Evangeline S. Overdeer v. Travis County, City of Austin, Austin Independent School District and Austin Community College--Appeal from 200th District Court of Travis County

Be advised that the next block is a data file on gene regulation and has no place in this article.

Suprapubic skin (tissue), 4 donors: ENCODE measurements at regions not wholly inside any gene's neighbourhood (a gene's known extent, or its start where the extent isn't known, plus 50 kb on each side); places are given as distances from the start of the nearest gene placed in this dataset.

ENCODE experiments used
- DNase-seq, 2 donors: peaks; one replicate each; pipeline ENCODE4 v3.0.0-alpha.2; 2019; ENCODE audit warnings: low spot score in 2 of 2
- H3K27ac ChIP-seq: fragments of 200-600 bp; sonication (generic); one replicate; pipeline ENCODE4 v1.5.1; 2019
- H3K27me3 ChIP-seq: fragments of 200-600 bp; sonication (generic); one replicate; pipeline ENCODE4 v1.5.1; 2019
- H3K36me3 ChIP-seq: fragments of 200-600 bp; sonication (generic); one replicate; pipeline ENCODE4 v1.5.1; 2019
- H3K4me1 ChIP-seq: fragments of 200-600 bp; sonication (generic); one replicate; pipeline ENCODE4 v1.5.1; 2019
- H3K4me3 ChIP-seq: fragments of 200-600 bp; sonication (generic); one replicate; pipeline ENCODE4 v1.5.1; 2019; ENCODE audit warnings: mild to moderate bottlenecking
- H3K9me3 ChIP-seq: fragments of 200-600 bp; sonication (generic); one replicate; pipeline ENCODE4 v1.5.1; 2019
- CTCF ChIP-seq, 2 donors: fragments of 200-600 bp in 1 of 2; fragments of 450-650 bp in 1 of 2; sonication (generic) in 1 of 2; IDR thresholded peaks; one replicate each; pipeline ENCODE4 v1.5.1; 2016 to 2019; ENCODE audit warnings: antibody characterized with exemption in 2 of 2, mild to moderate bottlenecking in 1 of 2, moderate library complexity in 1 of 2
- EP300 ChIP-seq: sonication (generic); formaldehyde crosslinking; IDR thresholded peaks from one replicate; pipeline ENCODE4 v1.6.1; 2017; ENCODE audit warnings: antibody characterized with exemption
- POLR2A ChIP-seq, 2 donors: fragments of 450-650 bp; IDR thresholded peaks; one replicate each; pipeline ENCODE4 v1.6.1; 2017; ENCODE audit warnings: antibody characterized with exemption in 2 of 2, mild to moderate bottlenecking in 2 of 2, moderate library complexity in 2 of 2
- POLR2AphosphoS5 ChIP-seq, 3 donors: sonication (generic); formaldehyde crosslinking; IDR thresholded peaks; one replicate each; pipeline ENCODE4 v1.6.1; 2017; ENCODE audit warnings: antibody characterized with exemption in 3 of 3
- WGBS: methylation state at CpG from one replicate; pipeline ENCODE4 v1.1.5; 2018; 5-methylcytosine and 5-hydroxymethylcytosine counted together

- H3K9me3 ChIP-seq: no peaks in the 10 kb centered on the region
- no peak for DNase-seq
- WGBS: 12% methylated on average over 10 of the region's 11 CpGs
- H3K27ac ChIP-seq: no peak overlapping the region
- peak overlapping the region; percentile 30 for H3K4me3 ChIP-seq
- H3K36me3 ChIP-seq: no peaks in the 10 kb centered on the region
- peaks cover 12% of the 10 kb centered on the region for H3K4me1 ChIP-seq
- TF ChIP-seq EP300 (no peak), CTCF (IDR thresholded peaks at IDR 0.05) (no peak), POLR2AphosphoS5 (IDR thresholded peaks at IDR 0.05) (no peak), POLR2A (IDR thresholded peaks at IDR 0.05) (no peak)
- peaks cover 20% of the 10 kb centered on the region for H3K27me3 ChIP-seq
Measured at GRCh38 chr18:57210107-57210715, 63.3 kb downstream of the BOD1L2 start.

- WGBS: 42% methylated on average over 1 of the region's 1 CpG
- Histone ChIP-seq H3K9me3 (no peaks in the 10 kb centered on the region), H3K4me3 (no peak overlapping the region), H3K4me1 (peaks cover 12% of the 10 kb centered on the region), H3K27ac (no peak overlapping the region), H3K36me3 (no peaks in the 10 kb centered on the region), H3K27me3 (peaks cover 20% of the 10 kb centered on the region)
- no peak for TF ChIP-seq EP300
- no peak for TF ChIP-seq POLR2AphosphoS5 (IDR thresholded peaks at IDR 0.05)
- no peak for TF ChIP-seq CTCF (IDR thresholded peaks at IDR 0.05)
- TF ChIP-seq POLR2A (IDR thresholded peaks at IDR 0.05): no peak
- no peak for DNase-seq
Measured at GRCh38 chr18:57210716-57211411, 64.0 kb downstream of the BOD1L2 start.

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TEXAS COURT OF APPEALS, THIRD DISTRICT, AT AUSTIN NO. 03-05-00179-CV Evangeline S. Overdeer, Appellant v. Travis County, City of Austin, Austin Independent School District and Austin Community College, Appellees FROM THE DISTRICT COURT OF TRAVIS COUNTY, 200TH JUDICIAL DISTRICT NO. GV401703, HONORABLE JOHN K. DIETZ, JUDGE PRESIDING MEMORANDUM OPINION Evangeline S. Overdeer appeals the district court s judgment finding that she owed delinquent taxes plus interest, penalties, and court costs and ordering her property sold. Overdeer paid a portion of the judgment and entered into an installment agreement with the Travis County Tax Office in which she promised to pay the remaining costs and fees as well as other delinquent taxes. The installment agreement contained the following statement: A property owner s execution of an installment agreement under this section is an irrevocable admission of liability for all taxes, penalties, and interest (court costs, fees, and attorney s fees; if applicable) that are subject to the agreement. This language is taken from section 33.02(c) of the property tax code. See Tex. Tax Code Ann. ยง 33.02(c) (West 2001). In light of the installment agreement, Travis County has moved this Court to dismiss the appeal, or in the alternative, affirm the district court s judgment, contending that there is no longer a case or controversy between the parties. See F.D.I.C. v. Nueces County, 886 S.W.2d 766, 767 (Tex. 1994); Lincoln Property Co. v. Kondos, 110 S.W.3d 712, 715 (Tex. App. Dallas 2003, no pet.) (events occurring after judgment may render appeal moot). As a general rule, a judgment debtor s voluntary payment and satisfaction of an adverse judgment moots the controversy, waives the debtor s right to appeal, and requires dismissal of the case. Miga v. Jensen, 96 S.W.3d 207, 211 (Tex. 2002). This does not mean that any payment, even a voluntary one, moots the controversy and waives the right to appeal. Id. The supreme court has held payments made to avoid interest and penalties were not voluntary under the rule and did not extinguish the controversy. See id.; Highland Church of Christ v. Powell, 640 S.W.2d 235, 237 (Tex. 1982). This Court recently held that a payment of a civil penalty, when attached to a cover letter indicating the party s intention to appeal, also did not render the appeal moot. See Buddy Gregg Motor Homes, Inc. v. Motor Vehicle Bd., No. 03-04-00200-CV, 2005 Tex. App. LEXIS 5953, at *58 (Tex. App. Austin July 28, 2005, no pet. h.). [P]ayment made on a judgment will not moot an appeal of that judgment if the judgment debtor clearly expresses an intent that he intends to exercise his right of appeal and appellate relief is not futile. Miga, 96 S.W.3d at 212 (citing Ferrell v. Trailmobile, Inc., 223 F.2d 697, 698 (5th Cir. 1955)). The Fifth Circuit explained this exception in Ferrell: There are, of course, circumstances in which that rule is not applicable; e.g. when such payment is by way of compromise or shows an intention to abide by the judgment, when the payment is coupled with the acceptance of the benefits under the judgment, or when compliance with the judgment renders appellate relief futile. 2 223 F.2d at 698; see Geneva Towers Tennants Org. v. Federated Mortgage Investors, 504 F.2d 483, 485 (9th Cir. 1974). Here, Overdeer appealed a judgment finding her liable for delinquent property taxes. She then paid a portion of the judgment and entered into an agreement with Travis County through which she would avoid foreclosure and be permitted to pay the remaining fees and costs and other delinquent taxes in monthly installments. As part of that agreement, Overdeer irrevocably admitted liability for all taxes, penalties, interest, and costs subject to the agreement. Although Overdeer contends that she entered into the installment agreement under protest and under duress, she presents no evidence supporting this claim, and the installment agreement is a compromise which demonstrates her intent to abide by the judgment. See Ferrell, 223 F.2d at 698. The installment agreement was coupled with the benefit of avoiding foreclosure, and under the terms of the statute, the execution of the installment agreement rendered appellate relief futile. See Tex. Tax Code Ann. 33.02(c). A party should not be allowed to simply change [her] mind about pursuing the case or mislead [her] opponent into thinking the controversy is over. Miga, 96 S.W.3d at 212. Accordingly, we hold that the installment agreement extinguished the case or controversy between the parties. We dismiss the appeal for want of jurisdiction. Bea Ann Smith, Justice Before Justices B. A. Smith, Puryear and Pemberton Dismissed for Want of Jurisdiction Filed: August 16, 2005 3